Does having a woman in the top job (or the No. 2 slot) make a difference? When it comes to faculty hiring, the answer appears to be Yes. And having a critical mass of women on boards of trustees also makes a difference. These are the results of a study released Tuesday by the Cornell Higher Education Research Institute. The arrival of significant numbers of women in the academy and among the ranks of senior administrators has led to much speculation about the impact of having women leaders at institutions doing hiring. The new study — using a large sample of institutions, a long time frame, and a methodology that seeks to account for other factors in hiring — could provide new evidence to those who argue that change at the top of institutions is crucial to promoting change at the junior faculty ranks as well.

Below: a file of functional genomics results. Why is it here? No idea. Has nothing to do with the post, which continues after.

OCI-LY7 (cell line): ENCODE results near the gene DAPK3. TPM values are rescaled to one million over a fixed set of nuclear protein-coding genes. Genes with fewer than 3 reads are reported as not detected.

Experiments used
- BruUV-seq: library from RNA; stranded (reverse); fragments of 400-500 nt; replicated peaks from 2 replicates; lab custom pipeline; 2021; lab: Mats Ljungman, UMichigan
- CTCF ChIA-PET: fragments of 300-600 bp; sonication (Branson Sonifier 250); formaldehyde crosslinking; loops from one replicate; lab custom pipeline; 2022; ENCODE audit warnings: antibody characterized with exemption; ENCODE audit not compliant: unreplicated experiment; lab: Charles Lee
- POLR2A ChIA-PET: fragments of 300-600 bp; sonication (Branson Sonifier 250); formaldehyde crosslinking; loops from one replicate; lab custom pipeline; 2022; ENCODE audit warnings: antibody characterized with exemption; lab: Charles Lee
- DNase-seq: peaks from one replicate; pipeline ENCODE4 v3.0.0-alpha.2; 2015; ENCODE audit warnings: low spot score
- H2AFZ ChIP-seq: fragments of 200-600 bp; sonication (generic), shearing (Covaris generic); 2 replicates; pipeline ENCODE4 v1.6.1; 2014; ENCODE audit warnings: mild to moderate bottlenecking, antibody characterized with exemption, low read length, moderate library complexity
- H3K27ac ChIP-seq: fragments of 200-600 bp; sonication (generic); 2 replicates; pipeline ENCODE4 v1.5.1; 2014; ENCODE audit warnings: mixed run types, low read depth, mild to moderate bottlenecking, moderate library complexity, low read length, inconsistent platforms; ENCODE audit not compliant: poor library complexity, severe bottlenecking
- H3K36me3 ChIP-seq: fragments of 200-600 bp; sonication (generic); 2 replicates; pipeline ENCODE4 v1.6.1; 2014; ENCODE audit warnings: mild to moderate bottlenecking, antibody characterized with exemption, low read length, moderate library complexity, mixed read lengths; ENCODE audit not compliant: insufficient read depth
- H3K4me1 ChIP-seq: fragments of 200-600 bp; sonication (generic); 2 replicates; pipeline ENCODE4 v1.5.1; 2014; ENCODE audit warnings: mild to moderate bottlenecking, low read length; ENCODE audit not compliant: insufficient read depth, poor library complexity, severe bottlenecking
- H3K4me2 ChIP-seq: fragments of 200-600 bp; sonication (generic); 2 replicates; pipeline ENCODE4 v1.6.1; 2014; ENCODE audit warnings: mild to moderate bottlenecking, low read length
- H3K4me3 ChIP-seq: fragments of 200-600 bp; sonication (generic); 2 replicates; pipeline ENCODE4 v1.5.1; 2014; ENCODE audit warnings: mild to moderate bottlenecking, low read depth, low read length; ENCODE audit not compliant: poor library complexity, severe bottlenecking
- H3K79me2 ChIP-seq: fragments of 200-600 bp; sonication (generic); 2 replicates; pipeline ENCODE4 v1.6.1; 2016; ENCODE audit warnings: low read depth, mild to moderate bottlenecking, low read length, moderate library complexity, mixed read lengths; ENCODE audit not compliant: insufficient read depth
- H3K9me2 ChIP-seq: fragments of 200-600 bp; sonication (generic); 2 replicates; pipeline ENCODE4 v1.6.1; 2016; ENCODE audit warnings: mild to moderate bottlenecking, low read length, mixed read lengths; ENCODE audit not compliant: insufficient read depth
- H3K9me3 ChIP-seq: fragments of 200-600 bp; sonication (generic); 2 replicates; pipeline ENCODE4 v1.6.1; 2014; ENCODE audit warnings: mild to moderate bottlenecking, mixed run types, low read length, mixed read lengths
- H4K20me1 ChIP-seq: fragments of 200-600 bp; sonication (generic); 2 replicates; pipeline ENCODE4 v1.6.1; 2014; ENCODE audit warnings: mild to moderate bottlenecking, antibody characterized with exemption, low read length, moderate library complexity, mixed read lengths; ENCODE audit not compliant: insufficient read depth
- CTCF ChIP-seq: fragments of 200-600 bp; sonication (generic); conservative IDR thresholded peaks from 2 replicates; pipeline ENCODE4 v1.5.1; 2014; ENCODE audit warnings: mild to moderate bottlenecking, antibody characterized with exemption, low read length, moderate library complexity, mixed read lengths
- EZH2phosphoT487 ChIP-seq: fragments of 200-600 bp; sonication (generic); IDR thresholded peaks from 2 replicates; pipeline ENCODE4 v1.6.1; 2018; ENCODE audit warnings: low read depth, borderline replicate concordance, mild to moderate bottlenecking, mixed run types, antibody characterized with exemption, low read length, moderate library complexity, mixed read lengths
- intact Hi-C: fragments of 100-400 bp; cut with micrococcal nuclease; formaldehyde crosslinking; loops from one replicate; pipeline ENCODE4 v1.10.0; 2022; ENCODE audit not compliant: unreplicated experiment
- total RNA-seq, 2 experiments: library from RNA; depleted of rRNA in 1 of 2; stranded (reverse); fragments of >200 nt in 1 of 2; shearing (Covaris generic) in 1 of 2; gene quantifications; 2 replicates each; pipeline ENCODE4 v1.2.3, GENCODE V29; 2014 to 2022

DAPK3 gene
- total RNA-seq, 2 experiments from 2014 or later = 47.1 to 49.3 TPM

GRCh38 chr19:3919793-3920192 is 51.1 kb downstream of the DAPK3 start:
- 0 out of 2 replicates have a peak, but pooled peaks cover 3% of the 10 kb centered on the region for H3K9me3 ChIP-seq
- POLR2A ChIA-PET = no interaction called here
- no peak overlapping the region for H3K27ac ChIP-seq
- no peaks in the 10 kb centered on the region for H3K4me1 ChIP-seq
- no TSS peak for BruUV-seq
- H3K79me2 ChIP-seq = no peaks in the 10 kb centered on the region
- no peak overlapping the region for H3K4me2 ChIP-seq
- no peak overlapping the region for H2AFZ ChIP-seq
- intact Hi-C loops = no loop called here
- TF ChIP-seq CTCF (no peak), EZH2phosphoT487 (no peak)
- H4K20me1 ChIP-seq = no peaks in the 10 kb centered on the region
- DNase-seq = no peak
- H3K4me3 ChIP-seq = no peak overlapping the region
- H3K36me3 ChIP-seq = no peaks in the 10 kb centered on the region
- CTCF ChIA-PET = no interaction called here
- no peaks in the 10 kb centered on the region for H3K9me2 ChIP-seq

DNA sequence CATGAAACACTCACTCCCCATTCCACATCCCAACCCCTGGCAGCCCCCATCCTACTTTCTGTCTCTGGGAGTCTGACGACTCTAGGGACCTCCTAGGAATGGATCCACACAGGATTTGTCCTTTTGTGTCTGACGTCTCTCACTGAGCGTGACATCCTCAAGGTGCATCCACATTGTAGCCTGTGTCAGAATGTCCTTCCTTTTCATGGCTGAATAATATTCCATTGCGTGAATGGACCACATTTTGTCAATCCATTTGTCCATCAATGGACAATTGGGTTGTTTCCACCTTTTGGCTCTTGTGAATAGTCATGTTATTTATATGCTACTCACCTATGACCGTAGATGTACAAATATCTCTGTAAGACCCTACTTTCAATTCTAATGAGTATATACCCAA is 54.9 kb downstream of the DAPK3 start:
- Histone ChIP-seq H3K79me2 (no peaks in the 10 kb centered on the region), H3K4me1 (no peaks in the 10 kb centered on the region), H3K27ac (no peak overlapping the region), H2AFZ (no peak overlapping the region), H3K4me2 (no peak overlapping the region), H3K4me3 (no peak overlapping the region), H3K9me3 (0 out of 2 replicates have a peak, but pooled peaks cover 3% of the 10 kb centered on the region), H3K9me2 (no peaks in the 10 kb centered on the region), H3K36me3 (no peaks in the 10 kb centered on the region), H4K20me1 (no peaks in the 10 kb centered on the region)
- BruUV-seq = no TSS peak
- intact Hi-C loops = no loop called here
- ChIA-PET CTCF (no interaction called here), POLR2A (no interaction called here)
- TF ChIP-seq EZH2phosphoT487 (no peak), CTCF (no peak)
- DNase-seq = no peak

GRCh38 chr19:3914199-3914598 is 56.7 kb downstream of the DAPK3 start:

The new study builds on the findings of one released by the Cornell center in January, finding that women have made slow but steady progress in their representation on college boards. Between 1981 and 2007, the percentage of trustees who are women increased to 31 percent from 20 percent. The research was conducted by the Cornell researchers for the Association of Governing Boards of Universities and Colleges. When those findings were released in January, researchers said that a logical next question was to explore the impact of having women in leadership positions.
To examine that question, the new research uses data on hundreds of four-year colleges and universities, the gender split on their faculties from 1984 to 2007, and information on their presidents, provosts and board members. The formula used also takes into consideration the “expected” growth in female shares of faculties, by considering the differing supplies of female doctorates by field, and the relative emphasis at different colleges on fields where there are differing supplies of faculty talent. ….
Read the entire piece here. Via Joan Heminway.